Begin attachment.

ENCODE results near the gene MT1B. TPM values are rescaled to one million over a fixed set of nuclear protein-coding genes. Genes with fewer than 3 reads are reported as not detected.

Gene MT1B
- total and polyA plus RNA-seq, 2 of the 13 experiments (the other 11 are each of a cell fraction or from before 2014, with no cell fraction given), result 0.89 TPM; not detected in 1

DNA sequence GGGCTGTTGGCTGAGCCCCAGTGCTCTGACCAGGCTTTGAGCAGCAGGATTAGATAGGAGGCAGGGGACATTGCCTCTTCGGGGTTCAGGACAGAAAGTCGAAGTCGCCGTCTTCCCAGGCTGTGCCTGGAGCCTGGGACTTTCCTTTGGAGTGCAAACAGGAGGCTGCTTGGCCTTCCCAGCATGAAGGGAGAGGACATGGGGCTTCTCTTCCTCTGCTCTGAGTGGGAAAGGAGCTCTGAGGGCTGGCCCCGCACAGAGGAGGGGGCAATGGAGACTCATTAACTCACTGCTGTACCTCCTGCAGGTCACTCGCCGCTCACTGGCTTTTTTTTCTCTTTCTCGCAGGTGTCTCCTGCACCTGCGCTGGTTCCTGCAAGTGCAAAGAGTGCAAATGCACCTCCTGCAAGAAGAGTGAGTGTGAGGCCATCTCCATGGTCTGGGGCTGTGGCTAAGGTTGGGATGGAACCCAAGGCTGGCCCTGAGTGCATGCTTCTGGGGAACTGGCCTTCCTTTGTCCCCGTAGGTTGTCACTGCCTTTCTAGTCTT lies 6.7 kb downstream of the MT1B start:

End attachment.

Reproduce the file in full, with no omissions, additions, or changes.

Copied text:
ENCODE results near the gene MT1B. TPM values are rescaled to one million over a fixed set of nuclear protein-coding genes. Genes with fewer than 3 reads are reported as not detected.

Gene MT1B
- total and polyA plus RNA-seq, 2 of the 13 experiments (the other 11 are each of a cell fraction or from before 2014, with no cell fraction given), result 0.89 TPM; not detected in 1

DNA sequence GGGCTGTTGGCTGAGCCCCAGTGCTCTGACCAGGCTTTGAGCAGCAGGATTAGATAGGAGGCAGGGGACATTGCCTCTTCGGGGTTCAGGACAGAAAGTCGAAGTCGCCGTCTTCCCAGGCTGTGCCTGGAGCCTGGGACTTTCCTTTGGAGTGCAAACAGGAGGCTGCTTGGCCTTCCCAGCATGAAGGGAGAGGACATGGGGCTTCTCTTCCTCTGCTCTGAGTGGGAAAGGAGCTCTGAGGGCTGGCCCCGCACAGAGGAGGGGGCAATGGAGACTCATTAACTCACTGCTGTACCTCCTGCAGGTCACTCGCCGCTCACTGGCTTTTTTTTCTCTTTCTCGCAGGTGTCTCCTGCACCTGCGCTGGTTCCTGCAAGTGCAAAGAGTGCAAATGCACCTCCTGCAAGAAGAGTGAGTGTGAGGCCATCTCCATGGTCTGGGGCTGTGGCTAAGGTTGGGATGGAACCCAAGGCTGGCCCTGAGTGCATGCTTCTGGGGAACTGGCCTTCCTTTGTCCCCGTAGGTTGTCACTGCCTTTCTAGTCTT lies 6.7 kb downstream of the MT1B start: